Otherwise, he's looking good from a GI point of view. She wants to see him in two months to make sure the increase in medication level is helping. She also thought that his tonsils might be inflamed from a viral illness rather than reflux (I tend to agree, since he had a cold a few weeks ago). I mentioned the sleep study and she thought that was a good idea. I told her I wanted to avoid a tonsillectomy, but she said that a tonsillectomy/adenoidectomy might really help with the fluid-in-the-ears problem that Nolan frequently has. I was a little disheartened by this- I was kind of hoping she would say, "Oh, he's gaining weight and just fine! Don't worry about the tonsillectomy."

We'll take it as it comes- the sleep study will help make the decision for us. If Nolan's tonsils shrink back down in two months, we can nix the idea altogether. If everyone could send "shrinking tonsil" thoughts this way, I'd be much obliged.

The best news was when she whispered "Hey, have they gotten the H1N1 vaccine yet?" I told her that no, there was no supply in Jamestown.

Assuming the voice of what I would guess a crack dealer might sound like, she said, "I've got some vaccine. Quick, into the back office."

There is NO vaccine in the entire Jamestown area, and it is highly rationed. Being an immunologist as well as a GI doc, she just received a supply of 600 vaccine vials. This means that not only did both of my boys get the vaccine, but they will manage to get TWO doses of the vaccine. For fully effective immunity to H1N1, you need both shots- most people are only getting one. We see her in two months for a weight check and a check-up on Nolan's reflux symptoms, so we'll receive the second dose at that appointment.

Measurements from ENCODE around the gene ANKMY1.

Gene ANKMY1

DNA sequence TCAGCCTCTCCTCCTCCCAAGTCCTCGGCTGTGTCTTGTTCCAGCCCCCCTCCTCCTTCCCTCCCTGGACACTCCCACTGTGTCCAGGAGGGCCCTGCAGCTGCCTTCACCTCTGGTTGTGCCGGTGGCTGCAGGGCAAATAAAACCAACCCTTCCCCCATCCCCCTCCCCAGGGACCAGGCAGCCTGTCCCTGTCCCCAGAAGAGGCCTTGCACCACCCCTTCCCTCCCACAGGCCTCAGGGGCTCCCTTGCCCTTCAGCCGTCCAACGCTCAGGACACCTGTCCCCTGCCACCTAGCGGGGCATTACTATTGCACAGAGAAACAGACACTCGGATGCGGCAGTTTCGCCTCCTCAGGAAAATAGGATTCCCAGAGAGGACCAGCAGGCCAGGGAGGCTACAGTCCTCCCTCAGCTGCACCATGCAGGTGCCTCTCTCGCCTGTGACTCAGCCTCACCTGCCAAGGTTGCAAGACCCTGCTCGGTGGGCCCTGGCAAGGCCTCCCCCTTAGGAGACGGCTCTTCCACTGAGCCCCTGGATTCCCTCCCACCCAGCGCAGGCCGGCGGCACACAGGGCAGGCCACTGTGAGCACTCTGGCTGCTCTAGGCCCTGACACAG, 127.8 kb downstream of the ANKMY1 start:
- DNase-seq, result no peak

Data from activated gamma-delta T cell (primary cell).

The best news is that there will be no further trips to Buffalo this week. The next trip will take place on the 15th, for Nolan's repeat hearing test. Considering the huge lake effect storm set to hit us tomorrow, I am rather glad to stay at home!

Monday, December 7, 2009

Buffalo: Round 1 (ENT)

We headed up to the ENT this afternoon to determine if there was any fluid lurking behind the wax in Nolan's ears. With a flat tympanogram in the right ear, we thought some hidden fluid might be the culprit behind the latest loss of hearing.

The ENT looked in his ears, weighed him, and then took him back to clean out the wax. This is a very miserable process, involving a papoose board, a microscope, metal instruments, and some bleeding from Nolan's ears. I won't go into detail, but let's just say that it ranks pretty high on the "least favorite thing to do" list. His left PE tube had just fallen out of the eardrum, so she removed that, too.